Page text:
9.11: Where I Was

Today is the tenth anniversary of the 9.11 attacks on the United States, the first attack on the US since the 1941 Japanese attack of Pearl Harbor. The choice of that year, sixty years after Pearl Harbor, and that date, exploiting the Canadian and American emergency number 911 so 9.1.1 could be repeated throughout the day, was callous and strategic.

In Canada, the attacks came as a shock and we sprang into action, helping our neighbour where and how we could. Certainly, our hearts, our prayers and our homes went out to our American friends. And so did our anger. For several decades, Canada had built a reputation as a peacekeeping force around the World. But 9.11 changed that and we went to war, taking our stand beside our allies against terrorism. For us, our role of peacekeeping returned to that of active fighting.

Canadians take the 9.11 attack on the US seriously and personally. Not only were many Canadians killed in 9.11, but we took a defensive posture over our friend on September 11th and fought alongside them since.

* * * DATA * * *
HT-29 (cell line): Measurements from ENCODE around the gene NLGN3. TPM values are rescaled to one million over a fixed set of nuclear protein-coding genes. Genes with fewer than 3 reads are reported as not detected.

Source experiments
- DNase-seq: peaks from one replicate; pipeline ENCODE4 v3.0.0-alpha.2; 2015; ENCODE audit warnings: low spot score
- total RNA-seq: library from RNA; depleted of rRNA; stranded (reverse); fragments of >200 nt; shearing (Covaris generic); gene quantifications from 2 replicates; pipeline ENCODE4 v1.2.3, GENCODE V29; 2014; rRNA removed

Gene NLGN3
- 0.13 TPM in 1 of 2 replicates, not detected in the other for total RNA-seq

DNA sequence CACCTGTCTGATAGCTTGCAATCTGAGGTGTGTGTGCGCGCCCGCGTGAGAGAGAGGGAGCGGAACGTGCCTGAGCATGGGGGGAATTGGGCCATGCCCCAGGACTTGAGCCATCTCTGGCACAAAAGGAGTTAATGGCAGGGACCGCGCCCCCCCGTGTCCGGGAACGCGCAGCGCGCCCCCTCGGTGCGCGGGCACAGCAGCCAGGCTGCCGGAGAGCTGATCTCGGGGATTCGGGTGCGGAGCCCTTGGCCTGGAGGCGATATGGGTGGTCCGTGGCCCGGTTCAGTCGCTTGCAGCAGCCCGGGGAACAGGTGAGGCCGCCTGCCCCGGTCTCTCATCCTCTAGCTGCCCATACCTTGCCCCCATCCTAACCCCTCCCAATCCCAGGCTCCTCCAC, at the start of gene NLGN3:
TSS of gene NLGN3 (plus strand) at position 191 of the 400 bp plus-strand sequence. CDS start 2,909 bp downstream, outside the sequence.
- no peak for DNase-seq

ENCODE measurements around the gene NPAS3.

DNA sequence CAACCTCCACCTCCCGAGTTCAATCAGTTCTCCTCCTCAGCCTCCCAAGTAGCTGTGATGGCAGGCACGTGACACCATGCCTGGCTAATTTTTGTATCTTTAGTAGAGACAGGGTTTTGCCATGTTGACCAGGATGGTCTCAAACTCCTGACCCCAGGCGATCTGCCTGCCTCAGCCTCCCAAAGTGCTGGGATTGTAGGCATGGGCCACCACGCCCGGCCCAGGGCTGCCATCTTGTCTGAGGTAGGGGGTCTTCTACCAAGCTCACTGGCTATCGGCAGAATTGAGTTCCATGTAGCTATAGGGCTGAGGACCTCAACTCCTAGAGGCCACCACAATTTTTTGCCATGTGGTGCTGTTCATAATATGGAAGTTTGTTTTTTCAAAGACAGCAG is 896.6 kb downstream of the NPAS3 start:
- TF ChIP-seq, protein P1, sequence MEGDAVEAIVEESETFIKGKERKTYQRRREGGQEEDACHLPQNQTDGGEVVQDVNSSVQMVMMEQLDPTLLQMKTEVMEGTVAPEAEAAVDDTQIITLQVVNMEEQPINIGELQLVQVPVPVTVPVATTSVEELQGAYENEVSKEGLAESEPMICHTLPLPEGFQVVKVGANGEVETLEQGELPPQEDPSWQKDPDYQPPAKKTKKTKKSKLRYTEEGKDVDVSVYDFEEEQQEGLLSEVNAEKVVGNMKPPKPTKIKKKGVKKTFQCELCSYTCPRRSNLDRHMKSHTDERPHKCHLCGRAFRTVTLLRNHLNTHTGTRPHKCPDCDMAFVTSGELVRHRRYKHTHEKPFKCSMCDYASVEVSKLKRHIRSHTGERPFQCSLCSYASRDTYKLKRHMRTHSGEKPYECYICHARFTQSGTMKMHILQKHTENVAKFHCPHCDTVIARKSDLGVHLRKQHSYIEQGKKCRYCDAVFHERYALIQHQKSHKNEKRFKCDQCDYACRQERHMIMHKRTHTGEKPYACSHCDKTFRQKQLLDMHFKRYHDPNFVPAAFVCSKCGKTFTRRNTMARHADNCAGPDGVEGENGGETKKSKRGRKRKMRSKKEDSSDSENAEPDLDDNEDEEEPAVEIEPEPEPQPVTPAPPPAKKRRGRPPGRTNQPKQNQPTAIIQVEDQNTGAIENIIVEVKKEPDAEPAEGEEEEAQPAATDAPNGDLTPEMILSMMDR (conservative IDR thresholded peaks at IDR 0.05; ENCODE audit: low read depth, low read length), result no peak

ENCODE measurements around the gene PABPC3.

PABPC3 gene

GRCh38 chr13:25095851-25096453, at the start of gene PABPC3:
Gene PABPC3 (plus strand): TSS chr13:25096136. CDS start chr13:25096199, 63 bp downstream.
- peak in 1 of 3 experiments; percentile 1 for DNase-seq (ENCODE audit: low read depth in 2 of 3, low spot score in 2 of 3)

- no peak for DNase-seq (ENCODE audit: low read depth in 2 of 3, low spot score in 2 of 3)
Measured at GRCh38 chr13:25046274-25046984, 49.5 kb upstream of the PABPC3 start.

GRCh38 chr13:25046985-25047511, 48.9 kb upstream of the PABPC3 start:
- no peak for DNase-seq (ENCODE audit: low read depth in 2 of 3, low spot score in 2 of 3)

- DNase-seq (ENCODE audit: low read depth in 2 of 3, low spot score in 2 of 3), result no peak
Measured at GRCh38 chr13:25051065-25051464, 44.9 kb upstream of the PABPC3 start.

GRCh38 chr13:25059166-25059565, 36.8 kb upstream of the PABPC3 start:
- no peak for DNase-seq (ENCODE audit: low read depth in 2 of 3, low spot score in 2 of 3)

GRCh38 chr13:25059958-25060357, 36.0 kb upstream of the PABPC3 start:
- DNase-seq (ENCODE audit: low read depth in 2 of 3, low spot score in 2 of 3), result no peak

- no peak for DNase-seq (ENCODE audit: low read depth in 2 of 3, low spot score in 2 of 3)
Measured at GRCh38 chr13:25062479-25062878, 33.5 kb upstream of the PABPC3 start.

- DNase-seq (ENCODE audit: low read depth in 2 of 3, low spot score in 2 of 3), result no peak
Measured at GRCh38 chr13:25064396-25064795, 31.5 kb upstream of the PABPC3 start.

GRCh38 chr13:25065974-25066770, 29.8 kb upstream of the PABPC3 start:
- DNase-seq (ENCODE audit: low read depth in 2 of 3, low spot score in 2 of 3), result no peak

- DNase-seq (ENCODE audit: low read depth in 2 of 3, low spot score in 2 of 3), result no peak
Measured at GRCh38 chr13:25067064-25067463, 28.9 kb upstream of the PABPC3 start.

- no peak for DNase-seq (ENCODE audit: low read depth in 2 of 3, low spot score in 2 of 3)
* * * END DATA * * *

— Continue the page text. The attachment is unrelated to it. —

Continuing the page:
As a base brat and station civ, I was certainly personally affected by the attack. My Dad served in the Canadian Armed Forces and though he retired before 9.11, I felt a deep pang for all the soldiers who were deployed as a result of 9.11. My Dad served overseas under NATO command and during his service in Germany local terrorists, the Baader-Meinhof Group, threatened American and Canadian bases and personnel.

Needless to say, I am extremely proud of my Dad’s role in the defense of Canada, Europe and the World.

On September 11, I hopped on my treadmill, one year and a couple of weeks after my heart transplant, and turned on my radio. The first thing I heard was David Rutherford reporting that the United States was under an attack of unknown scope.

My parents were in the computer room. I ran in and relayed the news. They didn’t believe me until I convinced them to turn on CNN News.

That is when 9.11 struck my home, the day when the War on Terrorism began.

My heart goes out to the families of the victims and survivors of the 9.11 attacks. Today, the whole World remembers. And this Canadian mourns with you.

May you sleep well tonight, knowing you are not forgotten.


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